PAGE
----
ASCOR revolutionises investor insight with climate finance indicators


The ASCOR project has updated its assessment framework, introducing climate spending indicators to aid investors in evaluating climate risks.

Antonina Scheer, Research Project Manager at TPI, highlighted the major enhancement in the framework’s Pillar 3, now called ‘climate finance’ instead of ‘opportunities to finance the transition.’ This revision broadens the scope to include aspects like international finance contributions and renewable energy opportunities, besides the earlier focus on historical emissions trends, climate policies, and financing needs for climate goals.

A novel addition under ‘climate finance’ is the focus on government climate action-related spending disclosure and climate budget tagging, drawing upon World Bank reports and other literature. This inclusion aims to fill a gap in the previous framework, providing vital information to investors about how nations manage climate risks.

During a public consultation, ASCOR refined the tool to avoid complexity and ensure its practicality. The feedback led to the rationalisation of indicators, ensuring fairness, especially for middle and low-income countries. The updated framework now features 13 sub-categories with 39 indicators, down from the initial 19 sub-categories and 55 indicators. These indicators are based on detailed policy analysis, and the tool, set for release in early December, will include source links for each indicator.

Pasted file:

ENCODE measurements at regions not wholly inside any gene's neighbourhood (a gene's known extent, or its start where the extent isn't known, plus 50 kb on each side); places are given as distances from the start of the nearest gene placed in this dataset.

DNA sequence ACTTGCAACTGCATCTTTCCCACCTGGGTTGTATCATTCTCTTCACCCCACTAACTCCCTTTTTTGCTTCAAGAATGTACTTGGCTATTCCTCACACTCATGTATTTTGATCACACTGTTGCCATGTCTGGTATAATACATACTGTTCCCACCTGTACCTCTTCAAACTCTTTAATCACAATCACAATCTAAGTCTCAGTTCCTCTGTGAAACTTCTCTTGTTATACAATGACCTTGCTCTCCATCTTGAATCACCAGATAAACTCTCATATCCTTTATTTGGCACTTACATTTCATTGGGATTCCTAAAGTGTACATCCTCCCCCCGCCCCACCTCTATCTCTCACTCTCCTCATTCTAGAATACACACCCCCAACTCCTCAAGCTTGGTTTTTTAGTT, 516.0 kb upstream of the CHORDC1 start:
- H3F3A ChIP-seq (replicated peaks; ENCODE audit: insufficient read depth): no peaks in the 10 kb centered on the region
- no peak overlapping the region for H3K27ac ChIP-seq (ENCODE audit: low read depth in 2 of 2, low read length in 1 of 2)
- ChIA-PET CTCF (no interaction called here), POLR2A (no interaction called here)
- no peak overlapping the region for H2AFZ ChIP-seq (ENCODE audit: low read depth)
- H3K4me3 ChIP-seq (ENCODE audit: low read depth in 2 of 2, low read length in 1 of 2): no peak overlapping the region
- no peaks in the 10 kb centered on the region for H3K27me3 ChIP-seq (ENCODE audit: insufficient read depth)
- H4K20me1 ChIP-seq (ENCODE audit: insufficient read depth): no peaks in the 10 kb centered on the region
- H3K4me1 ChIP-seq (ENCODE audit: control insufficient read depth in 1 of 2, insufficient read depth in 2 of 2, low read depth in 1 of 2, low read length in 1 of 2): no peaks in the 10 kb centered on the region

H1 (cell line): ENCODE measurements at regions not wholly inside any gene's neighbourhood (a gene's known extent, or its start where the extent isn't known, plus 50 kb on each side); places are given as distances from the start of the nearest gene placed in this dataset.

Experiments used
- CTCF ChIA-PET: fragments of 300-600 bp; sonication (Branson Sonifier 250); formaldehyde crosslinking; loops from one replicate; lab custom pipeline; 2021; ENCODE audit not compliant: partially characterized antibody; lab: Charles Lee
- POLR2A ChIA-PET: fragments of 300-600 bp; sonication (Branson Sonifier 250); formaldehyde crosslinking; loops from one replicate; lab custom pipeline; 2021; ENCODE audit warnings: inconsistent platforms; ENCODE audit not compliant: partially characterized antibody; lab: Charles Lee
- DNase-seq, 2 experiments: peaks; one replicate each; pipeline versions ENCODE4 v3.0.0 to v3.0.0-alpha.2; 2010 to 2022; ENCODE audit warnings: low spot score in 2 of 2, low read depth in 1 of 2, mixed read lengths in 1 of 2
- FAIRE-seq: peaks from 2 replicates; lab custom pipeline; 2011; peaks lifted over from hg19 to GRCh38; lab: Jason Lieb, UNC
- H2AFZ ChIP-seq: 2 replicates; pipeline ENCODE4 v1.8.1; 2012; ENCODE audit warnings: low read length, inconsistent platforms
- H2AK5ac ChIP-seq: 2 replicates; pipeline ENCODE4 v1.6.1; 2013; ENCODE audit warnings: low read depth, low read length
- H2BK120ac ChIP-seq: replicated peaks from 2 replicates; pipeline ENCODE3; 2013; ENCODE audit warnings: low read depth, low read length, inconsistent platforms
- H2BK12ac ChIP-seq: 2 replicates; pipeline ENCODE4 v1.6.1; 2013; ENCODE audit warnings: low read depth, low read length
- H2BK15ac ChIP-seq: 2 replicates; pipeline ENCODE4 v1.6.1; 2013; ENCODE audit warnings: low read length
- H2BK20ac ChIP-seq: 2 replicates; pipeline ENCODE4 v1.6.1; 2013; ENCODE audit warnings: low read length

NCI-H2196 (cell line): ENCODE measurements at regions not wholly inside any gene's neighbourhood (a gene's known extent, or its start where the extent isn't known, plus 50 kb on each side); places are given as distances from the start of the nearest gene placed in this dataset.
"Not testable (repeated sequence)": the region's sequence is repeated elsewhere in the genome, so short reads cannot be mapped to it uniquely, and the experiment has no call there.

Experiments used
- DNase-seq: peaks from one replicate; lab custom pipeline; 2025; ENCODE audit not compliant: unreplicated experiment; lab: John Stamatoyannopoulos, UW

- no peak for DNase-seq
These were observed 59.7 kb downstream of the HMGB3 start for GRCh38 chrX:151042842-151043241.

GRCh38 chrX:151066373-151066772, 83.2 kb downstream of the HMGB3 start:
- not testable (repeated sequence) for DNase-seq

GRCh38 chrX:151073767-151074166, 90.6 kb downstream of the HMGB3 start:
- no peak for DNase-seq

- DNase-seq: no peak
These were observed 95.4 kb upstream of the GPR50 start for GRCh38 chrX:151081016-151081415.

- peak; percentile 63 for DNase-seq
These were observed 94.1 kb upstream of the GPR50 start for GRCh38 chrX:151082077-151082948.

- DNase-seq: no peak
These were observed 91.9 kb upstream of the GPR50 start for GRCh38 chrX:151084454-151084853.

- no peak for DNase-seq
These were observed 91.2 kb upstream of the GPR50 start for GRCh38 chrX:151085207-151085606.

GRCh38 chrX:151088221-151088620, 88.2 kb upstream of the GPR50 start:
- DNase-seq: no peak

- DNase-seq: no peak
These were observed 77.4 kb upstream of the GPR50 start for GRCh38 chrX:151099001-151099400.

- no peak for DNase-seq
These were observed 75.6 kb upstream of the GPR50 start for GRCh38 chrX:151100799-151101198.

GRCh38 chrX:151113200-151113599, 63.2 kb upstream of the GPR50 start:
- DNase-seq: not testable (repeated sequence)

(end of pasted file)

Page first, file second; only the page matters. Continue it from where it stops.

Finally, the framework’s methodology publication will be followed by the release of assessments for 25 countries, which include major emitters like the UK, Australia, Bangladesh, and Japan. From 2024, ASCOR plans to expand its assessments to over 100 countries included in major sovereign bond indices.

Antonina Scheer, Research Project Manager at TPI Centre, said, “This was an area missing from the previous framework and required in-depth research to develop an appropriate methodology, drawing on World Bank reports and other literature on climate budget tagging practices.”

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